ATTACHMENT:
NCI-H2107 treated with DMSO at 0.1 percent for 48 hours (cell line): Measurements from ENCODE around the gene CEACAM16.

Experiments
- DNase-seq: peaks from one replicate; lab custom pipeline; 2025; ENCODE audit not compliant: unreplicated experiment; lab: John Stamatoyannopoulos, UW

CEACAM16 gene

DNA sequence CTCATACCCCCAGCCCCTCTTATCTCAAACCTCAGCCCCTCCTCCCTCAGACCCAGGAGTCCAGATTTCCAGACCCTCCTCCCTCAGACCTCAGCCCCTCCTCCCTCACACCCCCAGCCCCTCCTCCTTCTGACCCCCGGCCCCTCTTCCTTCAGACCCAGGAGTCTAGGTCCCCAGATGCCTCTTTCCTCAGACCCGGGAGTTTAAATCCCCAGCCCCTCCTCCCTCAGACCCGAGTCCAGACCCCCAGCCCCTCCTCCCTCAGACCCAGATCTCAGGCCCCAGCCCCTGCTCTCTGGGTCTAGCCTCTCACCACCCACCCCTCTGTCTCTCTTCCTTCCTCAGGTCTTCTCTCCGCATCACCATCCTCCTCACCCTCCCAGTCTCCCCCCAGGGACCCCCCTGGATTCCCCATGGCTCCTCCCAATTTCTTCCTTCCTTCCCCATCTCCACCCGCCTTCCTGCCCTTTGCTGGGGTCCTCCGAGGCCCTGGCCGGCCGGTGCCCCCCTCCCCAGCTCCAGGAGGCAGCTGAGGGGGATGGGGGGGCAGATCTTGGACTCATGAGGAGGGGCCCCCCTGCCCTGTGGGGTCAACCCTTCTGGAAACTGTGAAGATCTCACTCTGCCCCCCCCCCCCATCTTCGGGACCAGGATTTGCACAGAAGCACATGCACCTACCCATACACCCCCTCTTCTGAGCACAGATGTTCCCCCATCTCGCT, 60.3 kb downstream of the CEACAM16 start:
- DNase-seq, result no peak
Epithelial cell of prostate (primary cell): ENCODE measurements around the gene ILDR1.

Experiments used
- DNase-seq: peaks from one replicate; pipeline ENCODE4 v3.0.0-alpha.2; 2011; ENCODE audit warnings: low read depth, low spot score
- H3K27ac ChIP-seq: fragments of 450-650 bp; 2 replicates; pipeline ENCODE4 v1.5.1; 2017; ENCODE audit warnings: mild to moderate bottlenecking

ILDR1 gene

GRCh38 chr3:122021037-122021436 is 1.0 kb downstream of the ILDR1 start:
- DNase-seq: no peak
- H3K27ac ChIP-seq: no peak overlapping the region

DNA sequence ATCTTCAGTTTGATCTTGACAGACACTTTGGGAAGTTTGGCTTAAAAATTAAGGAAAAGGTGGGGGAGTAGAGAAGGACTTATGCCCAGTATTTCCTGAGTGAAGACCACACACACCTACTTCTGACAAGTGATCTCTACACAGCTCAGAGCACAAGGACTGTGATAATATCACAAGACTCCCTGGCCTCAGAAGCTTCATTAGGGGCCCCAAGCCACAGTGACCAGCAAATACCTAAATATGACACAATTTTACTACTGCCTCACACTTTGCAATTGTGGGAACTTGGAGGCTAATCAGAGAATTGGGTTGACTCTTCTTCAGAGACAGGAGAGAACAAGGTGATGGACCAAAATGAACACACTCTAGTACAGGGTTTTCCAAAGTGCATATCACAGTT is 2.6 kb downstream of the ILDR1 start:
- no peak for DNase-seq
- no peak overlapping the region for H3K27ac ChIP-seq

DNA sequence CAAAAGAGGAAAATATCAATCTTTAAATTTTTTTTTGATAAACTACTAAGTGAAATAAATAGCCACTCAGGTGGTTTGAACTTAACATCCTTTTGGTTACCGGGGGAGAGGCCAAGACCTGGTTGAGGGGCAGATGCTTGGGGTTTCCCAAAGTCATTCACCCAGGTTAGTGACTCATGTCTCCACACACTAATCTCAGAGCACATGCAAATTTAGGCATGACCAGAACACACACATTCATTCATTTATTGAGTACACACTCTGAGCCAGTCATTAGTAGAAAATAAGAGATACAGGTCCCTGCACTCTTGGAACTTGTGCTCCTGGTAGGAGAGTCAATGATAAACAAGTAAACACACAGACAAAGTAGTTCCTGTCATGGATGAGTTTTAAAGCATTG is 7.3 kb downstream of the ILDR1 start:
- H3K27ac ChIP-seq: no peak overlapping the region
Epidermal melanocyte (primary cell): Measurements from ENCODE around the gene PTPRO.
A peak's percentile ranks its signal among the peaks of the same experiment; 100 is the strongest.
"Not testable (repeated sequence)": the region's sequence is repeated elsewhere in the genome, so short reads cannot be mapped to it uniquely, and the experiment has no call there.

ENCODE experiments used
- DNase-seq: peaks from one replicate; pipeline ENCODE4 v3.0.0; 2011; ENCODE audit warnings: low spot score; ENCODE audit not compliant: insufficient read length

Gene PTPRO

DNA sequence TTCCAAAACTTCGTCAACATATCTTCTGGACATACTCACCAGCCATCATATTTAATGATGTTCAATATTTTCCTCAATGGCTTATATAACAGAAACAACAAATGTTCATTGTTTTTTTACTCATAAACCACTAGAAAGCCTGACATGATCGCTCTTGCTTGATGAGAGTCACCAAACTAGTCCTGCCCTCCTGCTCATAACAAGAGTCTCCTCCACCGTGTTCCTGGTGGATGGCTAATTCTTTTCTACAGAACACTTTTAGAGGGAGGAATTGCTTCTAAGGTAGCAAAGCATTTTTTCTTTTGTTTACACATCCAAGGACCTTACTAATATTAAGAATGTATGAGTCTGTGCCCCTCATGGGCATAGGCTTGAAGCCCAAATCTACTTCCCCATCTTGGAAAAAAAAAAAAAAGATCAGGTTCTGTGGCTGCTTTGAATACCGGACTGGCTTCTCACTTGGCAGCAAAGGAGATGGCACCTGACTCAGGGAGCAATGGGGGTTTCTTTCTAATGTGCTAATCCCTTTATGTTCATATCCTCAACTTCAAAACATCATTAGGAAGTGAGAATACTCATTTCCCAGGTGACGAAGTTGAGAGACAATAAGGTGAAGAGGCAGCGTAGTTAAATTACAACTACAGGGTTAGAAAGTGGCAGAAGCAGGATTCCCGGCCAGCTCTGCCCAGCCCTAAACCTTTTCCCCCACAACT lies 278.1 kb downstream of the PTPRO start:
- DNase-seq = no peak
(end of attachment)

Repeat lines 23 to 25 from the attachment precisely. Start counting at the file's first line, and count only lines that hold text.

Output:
ENCODE experiments used
- DNase-seq: peaks from one replicate; pipeline ENCODE4 v3.0.0; 2011; ENCODE audit warnings: low spot score; ENCODE audit not compliant: insufficient read length

Gene PTPRO